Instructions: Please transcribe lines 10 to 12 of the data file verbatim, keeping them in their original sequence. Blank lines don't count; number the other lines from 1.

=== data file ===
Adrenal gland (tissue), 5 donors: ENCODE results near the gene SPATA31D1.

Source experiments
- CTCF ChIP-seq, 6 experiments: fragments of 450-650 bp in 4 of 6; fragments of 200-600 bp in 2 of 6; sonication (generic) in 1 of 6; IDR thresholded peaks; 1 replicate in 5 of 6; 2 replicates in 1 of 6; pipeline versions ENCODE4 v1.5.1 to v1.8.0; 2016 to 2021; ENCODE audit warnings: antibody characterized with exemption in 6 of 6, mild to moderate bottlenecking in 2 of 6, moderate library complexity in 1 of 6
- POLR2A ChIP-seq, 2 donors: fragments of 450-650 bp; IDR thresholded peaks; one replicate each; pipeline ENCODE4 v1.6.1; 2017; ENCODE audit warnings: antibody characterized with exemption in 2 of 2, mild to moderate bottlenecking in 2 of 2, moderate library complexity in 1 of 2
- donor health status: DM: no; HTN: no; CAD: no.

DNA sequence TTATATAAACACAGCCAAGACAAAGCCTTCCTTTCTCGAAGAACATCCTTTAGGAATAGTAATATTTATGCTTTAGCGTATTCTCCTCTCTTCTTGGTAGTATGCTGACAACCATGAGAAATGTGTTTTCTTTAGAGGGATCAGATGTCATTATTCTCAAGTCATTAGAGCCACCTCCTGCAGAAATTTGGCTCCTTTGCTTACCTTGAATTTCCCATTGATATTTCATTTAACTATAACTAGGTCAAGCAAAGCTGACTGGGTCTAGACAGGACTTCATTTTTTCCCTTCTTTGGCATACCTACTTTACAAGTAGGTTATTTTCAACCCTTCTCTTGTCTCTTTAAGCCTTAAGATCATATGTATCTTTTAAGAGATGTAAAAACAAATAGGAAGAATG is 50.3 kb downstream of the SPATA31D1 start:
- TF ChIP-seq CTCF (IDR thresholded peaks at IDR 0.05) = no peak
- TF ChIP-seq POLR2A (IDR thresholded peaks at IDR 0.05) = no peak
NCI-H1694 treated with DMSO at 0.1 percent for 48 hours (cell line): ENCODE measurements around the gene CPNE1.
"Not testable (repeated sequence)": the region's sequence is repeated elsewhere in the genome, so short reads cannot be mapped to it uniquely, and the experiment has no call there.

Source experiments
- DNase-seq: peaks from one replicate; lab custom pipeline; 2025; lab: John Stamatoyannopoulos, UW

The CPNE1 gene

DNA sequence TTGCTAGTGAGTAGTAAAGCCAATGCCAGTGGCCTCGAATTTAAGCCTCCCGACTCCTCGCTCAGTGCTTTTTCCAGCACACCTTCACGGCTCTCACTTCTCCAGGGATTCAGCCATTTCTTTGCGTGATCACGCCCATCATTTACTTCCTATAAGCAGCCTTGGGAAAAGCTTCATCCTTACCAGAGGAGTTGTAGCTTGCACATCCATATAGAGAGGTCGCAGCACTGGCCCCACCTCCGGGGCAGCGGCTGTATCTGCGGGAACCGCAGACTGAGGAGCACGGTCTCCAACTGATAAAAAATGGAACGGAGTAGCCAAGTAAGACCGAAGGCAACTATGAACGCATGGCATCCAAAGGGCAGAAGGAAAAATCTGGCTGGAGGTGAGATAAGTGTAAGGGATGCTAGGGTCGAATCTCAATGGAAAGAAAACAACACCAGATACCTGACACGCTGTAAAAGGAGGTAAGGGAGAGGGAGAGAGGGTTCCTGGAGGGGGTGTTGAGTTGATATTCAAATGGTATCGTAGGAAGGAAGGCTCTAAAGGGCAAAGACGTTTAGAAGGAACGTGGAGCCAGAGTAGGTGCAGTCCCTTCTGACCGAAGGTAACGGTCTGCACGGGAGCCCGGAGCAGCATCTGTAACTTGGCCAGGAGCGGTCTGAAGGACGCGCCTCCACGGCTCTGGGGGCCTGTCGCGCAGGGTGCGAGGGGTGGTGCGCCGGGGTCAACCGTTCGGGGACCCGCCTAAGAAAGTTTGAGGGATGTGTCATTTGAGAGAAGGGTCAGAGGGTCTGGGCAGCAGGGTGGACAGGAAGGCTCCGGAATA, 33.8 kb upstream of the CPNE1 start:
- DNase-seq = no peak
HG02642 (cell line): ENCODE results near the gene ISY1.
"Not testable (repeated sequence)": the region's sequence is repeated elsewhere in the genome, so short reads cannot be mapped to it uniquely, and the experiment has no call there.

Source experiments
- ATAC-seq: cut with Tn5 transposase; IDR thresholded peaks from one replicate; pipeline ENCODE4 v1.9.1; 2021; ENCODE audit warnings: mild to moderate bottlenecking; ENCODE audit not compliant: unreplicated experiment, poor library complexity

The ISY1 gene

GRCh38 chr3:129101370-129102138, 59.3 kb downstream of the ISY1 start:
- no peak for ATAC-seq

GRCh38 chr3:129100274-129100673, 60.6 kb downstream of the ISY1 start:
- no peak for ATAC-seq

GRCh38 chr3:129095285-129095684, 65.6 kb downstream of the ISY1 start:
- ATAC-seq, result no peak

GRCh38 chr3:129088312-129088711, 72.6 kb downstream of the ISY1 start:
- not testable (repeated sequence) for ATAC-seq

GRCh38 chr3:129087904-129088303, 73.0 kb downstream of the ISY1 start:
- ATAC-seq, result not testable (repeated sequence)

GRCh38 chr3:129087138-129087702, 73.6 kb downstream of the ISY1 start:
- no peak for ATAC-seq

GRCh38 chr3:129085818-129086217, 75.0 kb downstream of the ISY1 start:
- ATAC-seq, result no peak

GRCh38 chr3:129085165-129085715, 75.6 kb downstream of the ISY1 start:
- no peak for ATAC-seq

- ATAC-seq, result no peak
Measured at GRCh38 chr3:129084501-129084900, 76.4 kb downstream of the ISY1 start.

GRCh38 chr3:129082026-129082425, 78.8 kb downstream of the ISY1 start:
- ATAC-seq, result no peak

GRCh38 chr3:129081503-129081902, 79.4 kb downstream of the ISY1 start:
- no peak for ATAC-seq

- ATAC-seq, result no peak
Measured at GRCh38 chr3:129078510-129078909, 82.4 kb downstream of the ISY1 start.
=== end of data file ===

"Not testable (repeated sequence)": the region's sequence is repeated elsewhere in the genome, so short reads cannot be mapped to it uniquely, and the experiment has no call there.

Source experiments
- DNase-seq: peaks from one replicate; lab custom pipeline; 2025; lab: John Stamatoyannopoulos, UW